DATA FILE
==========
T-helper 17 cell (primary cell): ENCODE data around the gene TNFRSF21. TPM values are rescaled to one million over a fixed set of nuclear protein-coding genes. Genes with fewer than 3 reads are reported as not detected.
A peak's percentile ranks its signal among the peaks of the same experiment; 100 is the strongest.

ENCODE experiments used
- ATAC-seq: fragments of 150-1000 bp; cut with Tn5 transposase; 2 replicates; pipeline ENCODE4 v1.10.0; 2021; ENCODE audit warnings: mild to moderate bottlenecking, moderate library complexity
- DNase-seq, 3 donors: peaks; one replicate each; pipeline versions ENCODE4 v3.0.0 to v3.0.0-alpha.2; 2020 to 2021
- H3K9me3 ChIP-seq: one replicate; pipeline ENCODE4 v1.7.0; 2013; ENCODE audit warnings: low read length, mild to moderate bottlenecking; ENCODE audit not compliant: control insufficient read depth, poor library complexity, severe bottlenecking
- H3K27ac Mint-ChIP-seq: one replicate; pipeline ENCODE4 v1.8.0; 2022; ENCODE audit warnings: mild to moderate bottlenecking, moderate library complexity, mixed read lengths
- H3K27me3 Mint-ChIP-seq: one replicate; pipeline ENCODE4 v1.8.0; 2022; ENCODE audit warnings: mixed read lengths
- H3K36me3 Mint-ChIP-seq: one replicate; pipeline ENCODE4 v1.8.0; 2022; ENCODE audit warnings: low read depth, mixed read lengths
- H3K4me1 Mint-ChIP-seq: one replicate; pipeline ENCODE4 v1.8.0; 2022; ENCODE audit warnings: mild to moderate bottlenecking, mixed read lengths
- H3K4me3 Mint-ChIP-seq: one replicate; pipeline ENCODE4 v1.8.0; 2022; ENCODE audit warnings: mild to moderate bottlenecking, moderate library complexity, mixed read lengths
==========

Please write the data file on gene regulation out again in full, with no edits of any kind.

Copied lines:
T-helper 17 cell (primary cell): ENCODE data around the gene TNFRSF21. TPM values are rescaled to one million over a fixed set of nuclear protein-coding genes. Genes with fewer than 3 reads are reported as not detected.
A peak's percentile ranks its signal among the peaks of the same experiment; 100 is the strongest.

ENCODE experiments used
- ATAC-seq: fragments of 150-1000 bp; cut with Tn5 transposase; 2 replicates; pipeline ENCODE4 v1.10.0; 2021; ENCODE audit warnings: mild to moderate bottlenecking, moderate library complexity
- DNase-seq, 3 donors: peaks; one replicate each; pipeline versions ENCODE4 v3.0.0 to v3.0.0-alpha.2; 2020 to 2021
- H3K9me3 ChIP-seq: one replicate; pipeline ENCODE4 v1.7.0; 2013; ENCODE audit warnings: low read length, mild to moderate bottlenecking; ENCODE audit not compliant: control insufficient read depth, poor library complexity, severe bottlenecking
- H3K27ac Mint-ChIP-seq: one replicate; pipeline ENCODE4 v1.8.0; 2022; ENCODE audit warnings: mild to moderate bottlenecking, moderate library complexity, mixed read lengths
- H3K27me3 Mint-ChIP-seq: one replicate; pipeline ENCODE4 v1.8.0; 2022; ENCODE audit warnings: mixed read lengths
- H3K36me3 Mint-ChIP-seq: one replicate; pipeline ENCODE4 v1.8.0; 2022; ENCODE audit warnings: low read depth, mixed read lengths
- H3K4me1 Mint-ChIP-seq: one replicate; pipeline ENCODE4 v1.8.0; 2022; ENCODE audit warnings: mild to moderate bottlenecking, mixed read lengths
- H3K4me3 Mint-ChIP-seq: one replicate; pipeline ENCODE4 v1.8.0; 2022; ENCODE audit warnings: mild to moderate bottlenecking, moderate library complexity, mixed read lengths